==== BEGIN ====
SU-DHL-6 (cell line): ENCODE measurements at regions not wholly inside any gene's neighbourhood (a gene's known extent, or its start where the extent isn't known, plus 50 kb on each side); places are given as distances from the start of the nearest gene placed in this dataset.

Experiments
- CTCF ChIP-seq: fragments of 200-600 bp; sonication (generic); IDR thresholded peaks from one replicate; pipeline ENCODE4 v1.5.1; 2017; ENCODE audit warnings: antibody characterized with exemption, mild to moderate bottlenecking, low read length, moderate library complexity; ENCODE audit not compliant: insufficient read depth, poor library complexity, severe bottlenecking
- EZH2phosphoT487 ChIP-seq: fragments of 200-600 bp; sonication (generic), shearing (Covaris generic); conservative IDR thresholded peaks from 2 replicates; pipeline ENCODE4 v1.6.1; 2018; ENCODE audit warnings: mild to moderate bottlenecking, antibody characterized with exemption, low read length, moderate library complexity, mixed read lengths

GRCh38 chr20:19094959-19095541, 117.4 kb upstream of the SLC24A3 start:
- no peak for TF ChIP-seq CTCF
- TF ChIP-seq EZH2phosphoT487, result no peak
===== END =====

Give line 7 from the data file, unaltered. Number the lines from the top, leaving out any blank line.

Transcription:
- TF ChIP-seq EZH2phosphoT487, result no peak